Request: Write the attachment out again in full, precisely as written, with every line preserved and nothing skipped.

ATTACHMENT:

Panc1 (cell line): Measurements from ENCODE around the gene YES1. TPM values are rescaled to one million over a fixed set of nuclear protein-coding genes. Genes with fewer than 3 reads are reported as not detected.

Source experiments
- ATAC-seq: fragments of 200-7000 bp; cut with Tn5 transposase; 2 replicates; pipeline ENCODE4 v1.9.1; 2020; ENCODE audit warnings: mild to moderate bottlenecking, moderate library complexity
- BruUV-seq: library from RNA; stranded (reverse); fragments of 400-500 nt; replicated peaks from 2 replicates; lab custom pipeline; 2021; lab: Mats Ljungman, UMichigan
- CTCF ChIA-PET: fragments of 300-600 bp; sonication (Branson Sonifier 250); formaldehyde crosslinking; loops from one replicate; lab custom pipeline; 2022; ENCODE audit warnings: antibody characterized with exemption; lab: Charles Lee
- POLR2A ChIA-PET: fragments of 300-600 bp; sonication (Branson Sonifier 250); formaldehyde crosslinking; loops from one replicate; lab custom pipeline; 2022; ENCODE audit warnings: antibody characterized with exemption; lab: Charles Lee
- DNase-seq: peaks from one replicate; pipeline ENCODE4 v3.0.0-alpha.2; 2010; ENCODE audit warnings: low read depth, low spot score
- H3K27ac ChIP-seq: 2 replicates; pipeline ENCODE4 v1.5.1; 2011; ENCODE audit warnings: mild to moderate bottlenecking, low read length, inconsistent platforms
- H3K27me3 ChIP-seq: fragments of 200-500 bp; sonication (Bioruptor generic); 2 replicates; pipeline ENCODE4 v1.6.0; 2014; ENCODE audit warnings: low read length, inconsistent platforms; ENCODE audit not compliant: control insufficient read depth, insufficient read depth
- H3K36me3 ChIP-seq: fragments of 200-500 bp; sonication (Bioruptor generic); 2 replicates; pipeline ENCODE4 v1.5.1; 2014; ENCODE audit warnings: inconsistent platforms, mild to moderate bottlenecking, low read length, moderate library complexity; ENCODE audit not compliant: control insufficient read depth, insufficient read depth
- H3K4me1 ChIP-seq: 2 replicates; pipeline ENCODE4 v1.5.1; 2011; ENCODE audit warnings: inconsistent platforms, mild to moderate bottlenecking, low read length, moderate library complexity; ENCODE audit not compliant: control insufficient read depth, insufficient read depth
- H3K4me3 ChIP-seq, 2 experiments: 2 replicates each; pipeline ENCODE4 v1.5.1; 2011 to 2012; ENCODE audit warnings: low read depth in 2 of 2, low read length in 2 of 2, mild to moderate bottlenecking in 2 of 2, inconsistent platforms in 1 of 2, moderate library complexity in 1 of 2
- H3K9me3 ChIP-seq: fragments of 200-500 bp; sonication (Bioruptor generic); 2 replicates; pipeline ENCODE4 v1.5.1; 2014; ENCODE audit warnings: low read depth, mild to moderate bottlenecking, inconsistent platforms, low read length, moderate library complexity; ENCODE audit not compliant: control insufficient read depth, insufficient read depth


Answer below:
Panc1 (cell line): Measurements from ENCODE around the gene YES1. TPM values are rescaled to one million over a fixed set of nuclear protein-coding genes. Genes with fewer than 3 reads are reported as not detected.

Source experiments
- ATAC-seq: fragments of 200-7000 bp; cut with Tn5 transposase; 2 replicates; pipeline ENCODE4 v1.9.1; 2020; ENCODE audit warnings: mild to moderate bottlenecking, moderate library complexity
- BruUV-seq: library from RNA; stranded (reverse); fragments of 400-500 nt; replicated peaks from 2 replicates; lab custom pipeline; 2021; lab: Mats Ljungman, UMichigan
- CTCF ChIA-PET: fragments of 300-600 bp; sonication (Branson Sonifier 250); formaldehyde crosslinking; loops from one replicate; lab custom pipeline; 2022; ENCODE audit warnings: antibody characterized with exemption; lab: Charles Lee
- POLR2A ChIA-PET: fragments of 300-600 bp; sonication (Branson Sonifier 250); formaldehyde crosslinking; loops from one replicate; lab custom pipeline; 2022; ENCODE audit warnings: antibody characterized with exemption; lab: Charles Lee
- DNase-seq: peaks from one replicate; pipeline ENCODE4 v3.0.0-alpha.2; 2010; ENCODE audit warnings: low read depth, low spot score
- H3K27ac ChIP-seq: 2 replicates; pipeline ENCODE4 v1.5.1; 2011; ENCODE audit warnings: mild to moderate bottlenecking, low read length, inconsistent platforms
- H3K27me3 ChIP-seq: fragments of 200-500 bp; sonication (Bioruptor generic); 2 replicates; pipeline ENCODE4 v1.6.0; 2014; ENCODE audit warnings: low read length, inconsistent platforms; ENCODE audit not compliant: control insufficient read depth, insufficient read depth
- H3K36me3 ChIP-seq: fragments of 200-500 bp; sonication (Bioruptor generic); 2 replicates; pipeline ENCODE4 v1.5.1; 2014; ENCODE audit warnings: inconsistent platforms, mild to moderate bottlenecking, low read length, moderate library complexity; ENCODE audit not compliant: control insufficient read depth, insufficient read depth
- H3K4me1 ChIP-seq: 2 replicates; pipeline ENCODE4 v1.5.1; 2011; ENCODE audit warnings: inconsistent platforms, mild to moderate bottlenecking, low read length, moderate library complexity; ENCODE audit not compliant: control insufficient read depth, insufficient read depth
- H3K4me3 ChIP-seq, 2 experiments: 2 replicates each; pipeline ENCODE4 v1.5.1; 2011 to 2012; ENCODE audit warnings: low read depth in 2 of 2, low read length in 2 of 2, mild to moderate bottlenecking in 2 of 2, inconsistent platforms in 1 of 2, moderate library complexity in 1 of 2
- H3K9me3 ChIP-seq: fragments of 200-500 bp; sonication (Bioruptor generic); 2 replicates; pipeline ENCODE4 v1.5.1; 2014; ENCODE audit warnings: low read depth, mild to moderate bottlenecking, inconsistent platforms, low read length, moderate library complexity; ENCODE audit not compliant: control insufficient read depth, insufficient read depth